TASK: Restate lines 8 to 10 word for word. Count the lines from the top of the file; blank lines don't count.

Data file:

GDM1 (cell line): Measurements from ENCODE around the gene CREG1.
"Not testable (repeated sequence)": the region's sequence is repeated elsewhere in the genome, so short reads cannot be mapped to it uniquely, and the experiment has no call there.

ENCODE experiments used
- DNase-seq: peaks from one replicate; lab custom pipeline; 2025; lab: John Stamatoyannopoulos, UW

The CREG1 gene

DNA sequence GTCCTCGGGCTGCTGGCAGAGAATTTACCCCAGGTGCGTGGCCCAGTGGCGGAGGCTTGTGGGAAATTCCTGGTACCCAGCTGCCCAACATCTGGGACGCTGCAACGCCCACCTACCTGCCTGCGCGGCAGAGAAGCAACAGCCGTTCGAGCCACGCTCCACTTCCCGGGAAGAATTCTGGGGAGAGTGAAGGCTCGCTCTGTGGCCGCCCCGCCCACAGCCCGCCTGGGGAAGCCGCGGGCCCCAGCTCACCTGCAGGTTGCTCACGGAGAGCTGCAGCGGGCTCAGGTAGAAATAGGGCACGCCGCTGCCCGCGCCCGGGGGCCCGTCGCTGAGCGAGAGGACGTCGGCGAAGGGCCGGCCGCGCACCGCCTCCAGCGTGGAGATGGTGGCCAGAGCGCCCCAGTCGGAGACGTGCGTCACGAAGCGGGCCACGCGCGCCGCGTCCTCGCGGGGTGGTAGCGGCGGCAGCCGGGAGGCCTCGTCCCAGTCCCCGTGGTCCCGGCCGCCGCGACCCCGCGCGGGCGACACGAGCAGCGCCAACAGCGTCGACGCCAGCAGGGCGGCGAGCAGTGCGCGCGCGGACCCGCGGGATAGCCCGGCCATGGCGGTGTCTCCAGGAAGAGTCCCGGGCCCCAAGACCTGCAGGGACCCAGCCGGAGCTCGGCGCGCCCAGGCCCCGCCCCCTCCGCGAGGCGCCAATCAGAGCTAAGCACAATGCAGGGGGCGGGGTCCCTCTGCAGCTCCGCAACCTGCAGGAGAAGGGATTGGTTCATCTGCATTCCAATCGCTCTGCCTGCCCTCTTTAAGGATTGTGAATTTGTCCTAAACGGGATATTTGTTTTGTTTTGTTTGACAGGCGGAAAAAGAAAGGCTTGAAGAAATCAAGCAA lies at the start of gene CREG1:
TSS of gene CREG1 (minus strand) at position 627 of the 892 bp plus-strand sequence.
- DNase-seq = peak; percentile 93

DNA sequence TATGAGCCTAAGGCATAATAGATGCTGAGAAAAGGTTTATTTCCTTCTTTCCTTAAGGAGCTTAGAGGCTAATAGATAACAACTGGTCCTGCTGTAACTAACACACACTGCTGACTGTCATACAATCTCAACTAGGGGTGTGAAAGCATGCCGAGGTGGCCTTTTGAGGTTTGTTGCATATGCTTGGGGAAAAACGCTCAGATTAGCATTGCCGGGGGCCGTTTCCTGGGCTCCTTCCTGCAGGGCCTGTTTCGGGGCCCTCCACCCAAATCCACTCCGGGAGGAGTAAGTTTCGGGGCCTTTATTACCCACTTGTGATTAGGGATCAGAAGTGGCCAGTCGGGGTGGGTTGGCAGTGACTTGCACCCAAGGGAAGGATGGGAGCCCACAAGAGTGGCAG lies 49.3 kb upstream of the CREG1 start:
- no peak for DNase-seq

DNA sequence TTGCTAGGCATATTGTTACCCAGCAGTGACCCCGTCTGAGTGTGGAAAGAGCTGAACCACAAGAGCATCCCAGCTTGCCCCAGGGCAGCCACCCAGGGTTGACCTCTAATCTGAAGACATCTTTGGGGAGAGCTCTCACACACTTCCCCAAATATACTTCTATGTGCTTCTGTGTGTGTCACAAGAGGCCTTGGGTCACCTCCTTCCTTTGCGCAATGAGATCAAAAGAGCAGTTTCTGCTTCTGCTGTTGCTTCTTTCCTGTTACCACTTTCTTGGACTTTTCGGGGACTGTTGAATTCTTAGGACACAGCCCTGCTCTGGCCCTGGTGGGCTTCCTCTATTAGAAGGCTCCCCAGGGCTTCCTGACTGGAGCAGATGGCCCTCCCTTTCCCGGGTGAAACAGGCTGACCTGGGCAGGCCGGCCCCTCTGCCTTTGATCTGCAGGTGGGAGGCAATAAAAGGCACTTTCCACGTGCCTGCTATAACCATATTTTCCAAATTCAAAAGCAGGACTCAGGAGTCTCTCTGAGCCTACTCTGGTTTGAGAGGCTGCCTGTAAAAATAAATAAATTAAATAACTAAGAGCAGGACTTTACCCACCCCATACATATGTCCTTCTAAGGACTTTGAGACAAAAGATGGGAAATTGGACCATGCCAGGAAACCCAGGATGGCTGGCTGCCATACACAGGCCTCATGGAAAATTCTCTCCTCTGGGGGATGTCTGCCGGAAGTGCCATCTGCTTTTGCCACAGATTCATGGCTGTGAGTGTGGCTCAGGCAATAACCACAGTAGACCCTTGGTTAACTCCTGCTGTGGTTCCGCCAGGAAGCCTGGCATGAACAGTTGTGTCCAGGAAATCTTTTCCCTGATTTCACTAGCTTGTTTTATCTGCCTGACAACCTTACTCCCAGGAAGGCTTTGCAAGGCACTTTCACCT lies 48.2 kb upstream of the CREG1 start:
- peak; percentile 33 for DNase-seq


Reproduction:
- DNase-seq = peak; percentile 93

DNA sequence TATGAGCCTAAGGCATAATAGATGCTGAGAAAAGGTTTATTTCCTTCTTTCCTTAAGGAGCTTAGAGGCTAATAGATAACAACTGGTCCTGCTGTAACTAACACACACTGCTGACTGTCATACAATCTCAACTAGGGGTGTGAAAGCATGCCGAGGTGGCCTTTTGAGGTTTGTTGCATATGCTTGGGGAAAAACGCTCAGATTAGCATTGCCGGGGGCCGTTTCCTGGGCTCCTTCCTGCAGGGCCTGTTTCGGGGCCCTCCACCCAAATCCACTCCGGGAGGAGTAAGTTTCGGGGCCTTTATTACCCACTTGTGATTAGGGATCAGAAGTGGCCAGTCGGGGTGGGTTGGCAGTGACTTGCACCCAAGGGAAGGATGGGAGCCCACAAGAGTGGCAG lies 49.3 kb upstream of the CREG1 start:
- no peak for DNase-seq